Tuesday, March 30, 2010

Vietnam-era Huey, Vichada.

Tuesday, March 23, 2010

The army throwing leaflets over the jungle, urging the guerrillas to desert (2008).

FARC guerrillas, Antioquia (2008).

Paras from Bloque Resistencia Tayrona (2006.)

Para from Bloque Central Bolivar (2005).

Tuesday, March 16, 2010

Party Accused Of Mafia Ties Now Ranks No. 4 In Colombia

5 Mar 2010 18:44 EDT

By Matthew Bristow


BOGOTA (Dow Jones)--A party founded less than six months ago, many of whose candidates were shunned by mainstream parties for alleged links to organized crime, is on course to win nine of the 102 seats in the Colombian senate in the elections held on Sunday.

The strong performance by the Party of National Integration, or PIN, shows that illegal paramilitary organizations continue to wield influence in Colombian politics, said Patrick Esteruelas, a Latin America analyst with the Eurasia Group, a political risk-research and consulting firm.

"This is a party that is exclusively made up of candidates that have been discredited by more established parties, and brothers, sisters, relatives, and associates of congressmen that have been disgraced, and in some cases thrown in jail," said Esteruelas. "That they could post reasonably well in these congressional elections, despite everything that has transpired about the 'parapolitics' scandal, shows that there is still a certain degree of influence."

The PIN has 8.1% of the vote, with 94% of polling stations reporting, making it the fourth-largest party in Colombia, behind The Party of the U, the Conservative Party and the Liberal Party.

The PIN is one of several parties that supports the policies of President Alvaro Uribe. It gained strong support on Colombia's Caribbean coast and in the provinces of Santander and Valle del Cauca. Its leader, Samuel Arrieta, told Dow Jones Newswires that his party had been slandered by the Colombian media.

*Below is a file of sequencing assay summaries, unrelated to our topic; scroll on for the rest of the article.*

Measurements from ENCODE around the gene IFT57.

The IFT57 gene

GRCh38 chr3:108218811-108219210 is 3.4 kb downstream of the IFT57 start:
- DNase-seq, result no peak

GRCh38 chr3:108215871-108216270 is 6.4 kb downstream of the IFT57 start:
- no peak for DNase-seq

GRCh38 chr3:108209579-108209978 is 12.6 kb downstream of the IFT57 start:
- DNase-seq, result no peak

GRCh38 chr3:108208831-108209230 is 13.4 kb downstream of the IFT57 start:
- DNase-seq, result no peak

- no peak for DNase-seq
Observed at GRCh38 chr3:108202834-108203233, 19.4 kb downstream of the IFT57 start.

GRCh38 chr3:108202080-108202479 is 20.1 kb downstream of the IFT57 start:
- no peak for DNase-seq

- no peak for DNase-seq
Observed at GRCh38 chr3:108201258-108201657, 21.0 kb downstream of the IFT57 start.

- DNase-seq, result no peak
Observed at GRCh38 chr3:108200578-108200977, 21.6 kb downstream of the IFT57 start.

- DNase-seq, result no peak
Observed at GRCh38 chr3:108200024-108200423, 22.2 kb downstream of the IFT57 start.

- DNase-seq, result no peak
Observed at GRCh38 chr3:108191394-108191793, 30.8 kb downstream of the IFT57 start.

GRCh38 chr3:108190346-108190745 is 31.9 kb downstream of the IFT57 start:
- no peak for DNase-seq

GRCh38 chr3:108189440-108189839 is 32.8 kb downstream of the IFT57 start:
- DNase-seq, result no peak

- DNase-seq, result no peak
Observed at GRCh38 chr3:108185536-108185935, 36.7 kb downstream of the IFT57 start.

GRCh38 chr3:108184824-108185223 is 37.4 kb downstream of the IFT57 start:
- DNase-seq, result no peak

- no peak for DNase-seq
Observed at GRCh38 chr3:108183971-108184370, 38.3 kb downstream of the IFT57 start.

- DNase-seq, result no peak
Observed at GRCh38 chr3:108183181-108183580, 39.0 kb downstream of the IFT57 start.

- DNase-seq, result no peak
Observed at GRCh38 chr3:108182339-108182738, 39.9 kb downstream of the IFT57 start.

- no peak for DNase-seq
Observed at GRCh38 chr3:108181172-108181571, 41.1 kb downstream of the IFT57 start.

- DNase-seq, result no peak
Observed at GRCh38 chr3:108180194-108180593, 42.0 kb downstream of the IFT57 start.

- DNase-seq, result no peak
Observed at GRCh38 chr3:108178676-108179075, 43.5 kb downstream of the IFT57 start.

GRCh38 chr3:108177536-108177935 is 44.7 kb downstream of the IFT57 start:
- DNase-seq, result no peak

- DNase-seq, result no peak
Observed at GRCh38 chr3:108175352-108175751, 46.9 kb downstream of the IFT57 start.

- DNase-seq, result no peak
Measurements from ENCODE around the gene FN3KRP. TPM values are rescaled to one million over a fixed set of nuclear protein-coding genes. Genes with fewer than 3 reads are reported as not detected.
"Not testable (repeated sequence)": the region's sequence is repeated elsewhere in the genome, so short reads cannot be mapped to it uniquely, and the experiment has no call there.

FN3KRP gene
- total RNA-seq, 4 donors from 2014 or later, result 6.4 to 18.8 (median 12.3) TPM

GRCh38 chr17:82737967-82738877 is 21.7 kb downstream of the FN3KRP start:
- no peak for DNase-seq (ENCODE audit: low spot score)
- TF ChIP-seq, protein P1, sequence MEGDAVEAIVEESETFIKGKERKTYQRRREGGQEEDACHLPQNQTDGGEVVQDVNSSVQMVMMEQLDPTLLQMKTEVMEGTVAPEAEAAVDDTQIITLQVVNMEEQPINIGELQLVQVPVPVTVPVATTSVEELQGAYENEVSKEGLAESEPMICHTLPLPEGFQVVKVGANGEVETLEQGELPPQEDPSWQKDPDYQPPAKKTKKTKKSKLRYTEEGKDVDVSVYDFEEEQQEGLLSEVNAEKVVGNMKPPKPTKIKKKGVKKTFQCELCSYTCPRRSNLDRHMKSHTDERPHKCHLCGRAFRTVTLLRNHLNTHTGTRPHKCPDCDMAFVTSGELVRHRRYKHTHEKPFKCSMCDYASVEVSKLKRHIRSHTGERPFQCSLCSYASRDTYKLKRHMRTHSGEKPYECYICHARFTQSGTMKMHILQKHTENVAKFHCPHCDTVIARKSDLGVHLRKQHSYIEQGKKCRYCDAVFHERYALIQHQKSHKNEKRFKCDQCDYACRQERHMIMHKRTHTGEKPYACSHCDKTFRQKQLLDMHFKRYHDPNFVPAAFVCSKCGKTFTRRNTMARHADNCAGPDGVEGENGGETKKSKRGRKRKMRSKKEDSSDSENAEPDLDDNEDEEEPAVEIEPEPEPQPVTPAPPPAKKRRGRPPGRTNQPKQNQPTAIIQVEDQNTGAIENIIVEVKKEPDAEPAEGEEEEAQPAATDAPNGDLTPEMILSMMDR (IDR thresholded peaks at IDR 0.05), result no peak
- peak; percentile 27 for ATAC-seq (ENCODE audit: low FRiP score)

"If there is an investigation in progress, in Colombia or anywhere else, people are innocent until proven guilty," Arrieta said.

"We have people such as Teresa Garcia, the sister of [former senator] Alvaro Garcia, who was condemned by the supreme court for parapolitics. But in Colombia, as in the rest of the world, the person who committed the crime has to respond, not anyone else. To accuse someone because her brother was condemned isn't within our constitutional and legal system."

During the "parapolitics" scandal, 77 members of Colombia's congress were investigated for ties to the United Self-Defense Forces of Colombia, or AUC, an illegal paramilitary group that was largely financed by drug money. Thirty-nine of those investigated are now in jail awaiting trial, according to Bogota-based human rights group Indepaz.

The election observers of the Organization of American States, or OAS, said they were concerned by cases of vote-buying in Sunday's elections, El Tiempo newspaper reported. However, the incidents hadn't been sufficiently serious to invalidate the election results, El Tiempo reported the OAS as saying. The OAS will present its official report on the elections Tuesday morning.

"In Colombia an immense number of votes are bought," said opposition senator Jorge Enrique Robledo, whose left-wing Polo Democratico party saw its share of the vote fall sharply. "In Colombia elections are won by corruption and crime."

Robledo said some election campaigns had been "run from prisons."

In 2005, AUC warlord Salvatore Mancuso told Colombian television that around a third of the Colombian congress were "friends" of his organization.

"Thirty-five percent of congress (members) are elected in zones where the paramilitaries had a presence," Mancuso said. "In these zones we charged taxes, administered justice, and had territorial and military control. And everyone who wanted to be involved in politics in the region had to coordinate with our political representatives."

Mancuso has since been extradited to the U.S. on drug-trafficking charges.

The Uribe government has repeatedly argued that the links between politicians and paramilitaries only came to light as a result of its peace process with the AUC, and says it welcomes the prosecution of corrupt politicians of all parties.

Colombia's center-right political parties, which have supported President Uribe during his eight years in power, retained control of both houses of Congress in Sunday's elections. The Party of the U, led by presidential candidate Juan Manuel Santos, retained its position as Colombia's largest party, getting 25% of the vote, followed by the Conservative Party, which got 21%, with 94% of polling stations reporting.

"The results of the Party of the U and the Conservative Party mean that we are an important part of the governing coalition," said Arrieta, the PIN party's leader.